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Summer Solstice Show

Summer Solstice Show

photography by Susa Silvermarie
Our Dear Star photo by Susa

Two women sat by the edge of the water the evening of Summer Solstice and watched, as this longest day came to its close. The ball of fire descended behind the mountains and the slow show of change unfolded before them. Sitting in camp chairs with Lake Chapala at their very feet seemed a good slow way of unfolding to one another as well, for they were new friends, curious to learn about one another. Not trying to get to know each other in the midst of a group lunch, ordering and eating and listening and trying to participate in several ongoing conversations at once. These two simply sat, gradually quieted by the transformation of light, separate concerns washed away by the sound of lapping water.

Their easy sharing was at first punctuated by exclamations over boat-billed herons perched on posts in the water, over patterns in the clouds, over the horse galloping by on the beach, over the latest color reflected in the lake. As the beauty of the Solstice sunset extravaganza increased, pauses of astonishment entered their conversation. Between the two who, as writers and as Geminis, were smitten with the word and each accustomed to verbal hijinks, a toleration of silence grew.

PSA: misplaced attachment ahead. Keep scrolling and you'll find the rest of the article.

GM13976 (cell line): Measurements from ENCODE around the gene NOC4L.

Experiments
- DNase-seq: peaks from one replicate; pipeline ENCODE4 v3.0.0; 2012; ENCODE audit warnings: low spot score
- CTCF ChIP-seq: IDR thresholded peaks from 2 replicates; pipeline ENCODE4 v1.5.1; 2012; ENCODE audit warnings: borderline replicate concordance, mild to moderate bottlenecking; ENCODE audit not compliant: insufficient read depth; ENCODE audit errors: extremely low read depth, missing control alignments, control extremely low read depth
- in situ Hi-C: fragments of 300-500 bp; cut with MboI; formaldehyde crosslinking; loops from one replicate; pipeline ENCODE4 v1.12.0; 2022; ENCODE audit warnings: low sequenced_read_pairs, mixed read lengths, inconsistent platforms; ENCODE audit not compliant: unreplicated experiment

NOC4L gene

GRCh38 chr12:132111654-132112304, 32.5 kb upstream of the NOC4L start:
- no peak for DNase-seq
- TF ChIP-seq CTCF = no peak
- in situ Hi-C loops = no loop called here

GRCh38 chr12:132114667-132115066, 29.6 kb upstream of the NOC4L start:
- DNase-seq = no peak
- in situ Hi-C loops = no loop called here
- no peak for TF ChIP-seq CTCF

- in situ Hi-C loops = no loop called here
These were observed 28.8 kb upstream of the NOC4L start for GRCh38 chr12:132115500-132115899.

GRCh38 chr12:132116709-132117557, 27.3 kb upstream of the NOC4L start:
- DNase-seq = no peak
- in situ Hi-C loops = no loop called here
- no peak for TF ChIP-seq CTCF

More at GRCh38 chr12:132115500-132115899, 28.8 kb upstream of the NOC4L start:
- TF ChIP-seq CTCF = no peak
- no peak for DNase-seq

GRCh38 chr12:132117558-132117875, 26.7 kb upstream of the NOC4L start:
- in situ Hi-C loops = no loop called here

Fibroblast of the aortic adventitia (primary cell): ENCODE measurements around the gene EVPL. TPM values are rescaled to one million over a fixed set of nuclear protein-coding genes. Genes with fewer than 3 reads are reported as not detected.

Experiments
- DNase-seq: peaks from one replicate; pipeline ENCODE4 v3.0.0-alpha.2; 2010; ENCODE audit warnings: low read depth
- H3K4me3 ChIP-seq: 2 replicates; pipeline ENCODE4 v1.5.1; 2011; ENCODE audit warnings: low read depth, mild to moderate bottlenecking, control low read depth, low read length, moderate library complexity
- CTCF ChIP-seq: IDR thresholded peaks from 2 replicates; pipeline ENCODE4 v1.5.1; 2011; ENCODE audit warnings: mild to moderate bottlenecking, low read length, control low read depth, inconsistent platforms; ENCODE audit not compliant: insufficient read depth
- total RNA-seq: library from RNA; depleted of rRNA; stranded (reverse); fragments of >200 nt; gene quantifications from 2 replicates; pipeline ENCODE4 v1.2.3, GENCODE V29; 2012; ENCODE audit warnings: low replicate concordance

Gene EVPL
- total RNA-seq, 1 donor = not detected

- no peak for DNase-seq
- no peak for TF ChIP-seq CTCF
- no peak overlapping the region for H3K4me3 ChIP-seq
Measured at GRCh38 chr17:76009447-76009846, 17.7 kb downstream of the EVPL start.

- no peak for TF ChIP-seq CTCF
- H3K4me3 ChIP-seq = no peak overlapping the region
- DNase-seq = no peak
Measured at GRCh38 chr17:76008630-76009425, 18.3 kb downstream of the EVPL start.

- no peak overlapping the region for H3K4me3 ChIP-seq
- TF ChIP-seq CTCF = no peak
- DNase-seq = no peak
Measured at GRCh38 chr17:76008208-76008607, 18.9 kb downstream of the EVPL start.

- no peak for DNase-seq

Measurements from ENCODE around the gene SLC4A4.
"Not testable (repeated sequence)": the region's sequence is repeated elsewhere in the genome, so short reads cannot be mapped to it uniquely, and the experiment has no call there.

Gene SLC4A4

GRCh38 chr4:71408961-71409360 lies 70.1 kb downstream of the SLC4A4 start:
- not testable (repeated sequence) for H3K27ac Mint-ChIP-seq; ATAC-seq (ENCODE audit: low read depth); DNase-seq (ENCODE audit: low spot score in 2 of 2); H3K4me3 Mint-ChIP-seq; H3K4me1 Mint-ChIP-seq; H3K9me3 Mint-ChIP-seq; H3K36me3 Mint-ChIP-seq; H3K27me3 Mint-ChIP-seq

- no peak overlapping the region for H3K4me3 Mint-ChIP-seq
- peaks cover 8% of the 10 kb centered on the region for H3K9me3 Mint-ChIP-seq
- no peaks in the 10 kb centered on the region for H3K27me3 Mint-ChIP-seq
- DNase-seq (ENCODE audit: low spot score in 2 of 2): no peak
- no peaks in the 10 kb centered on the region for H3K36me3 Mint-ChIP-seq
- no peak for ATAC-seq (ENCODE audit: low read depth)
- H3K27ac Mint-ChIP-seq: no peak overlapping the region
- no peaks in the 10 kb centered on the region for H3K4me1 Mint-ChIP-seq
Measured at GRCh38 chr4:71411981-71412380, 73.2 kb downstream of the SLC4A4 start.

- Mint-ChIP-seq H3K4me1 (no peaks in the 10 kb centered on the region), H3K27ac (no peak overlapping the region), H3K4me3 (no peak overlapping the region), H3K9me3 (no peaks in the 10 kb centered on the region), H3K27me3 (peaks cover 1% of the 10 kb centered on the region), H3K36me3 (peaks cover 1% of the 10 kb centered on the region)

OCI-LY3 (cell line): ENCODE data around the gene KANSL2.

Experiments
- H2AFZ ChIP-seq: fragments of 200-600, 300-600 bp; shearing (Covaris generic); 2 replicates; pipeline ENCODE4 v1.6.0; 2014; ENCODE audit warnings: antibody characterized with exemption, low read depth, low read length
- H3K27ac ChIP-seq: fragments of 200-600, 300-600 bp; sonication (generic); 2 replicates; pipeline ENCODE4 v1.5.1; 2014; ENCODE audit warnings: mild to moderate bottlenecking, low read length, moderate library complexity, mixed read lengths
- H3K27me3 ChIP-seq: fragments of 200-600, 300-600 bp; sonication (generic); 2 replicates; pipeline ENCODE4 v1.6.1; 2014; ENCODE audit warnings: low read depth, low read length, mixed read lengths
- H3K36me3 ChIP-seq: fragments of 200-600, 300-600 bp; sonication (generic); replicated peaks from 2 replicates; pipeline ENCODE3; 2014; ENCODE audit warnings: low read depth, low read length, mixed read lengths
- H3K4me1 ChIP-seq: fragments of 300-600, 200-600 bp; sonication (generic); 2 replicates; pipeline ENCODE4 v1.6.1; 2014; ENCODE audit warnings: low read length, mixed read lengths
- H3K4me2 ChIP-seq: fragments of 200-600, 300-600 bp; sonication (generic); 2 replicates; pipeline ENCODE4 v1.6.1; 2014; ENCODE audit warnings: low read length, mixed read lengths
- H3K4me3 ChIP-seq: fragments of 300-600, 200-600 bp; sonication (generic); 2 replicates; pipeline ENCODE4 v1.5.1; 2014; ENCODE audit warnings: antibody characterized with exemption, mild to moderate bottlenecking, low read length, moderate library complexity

Two new to one another, plus the setting of Summer Solstice on the lake, which seemed to be another entity, as if they were three. The offering of the evening itself companioned and tempered their conversation. Not so much muting it as deepening it, from the level of language down to a dialogue of soul. One woman lit sage and smudged herself free of everything but that light, asking the herb and the light to cleanse everything that went before, to bring her fully present to the sun’s performance taking place before her eyes. The other took up the smoking sage and danced with it into the shallows, calling out her own intentions and soul desires.

This was no ordinary evening, no everyday act of nature. This was Summer Solstice herself reciting an extraordinary poem! The earthlings, aware of having the best seats in the house, each felt enormously grateful for being invited to the celebration. For the poem delivered to them by Summer Solstice was one of healing, as all the best poems are. With its melody, with its rhythm, with its cadence, the poem of Summer Solstice sang two who were strangers into friendship.

photography by Susa Silvemarie
Solstice on Lake Chapala photo by Susa
How Mexican Values Are Changing Me

How Mexican Values Are Changing Me

La Guadalupe de La Playa
In this photo taken from the beach, the building in the upper left that looks like a ship is my new home.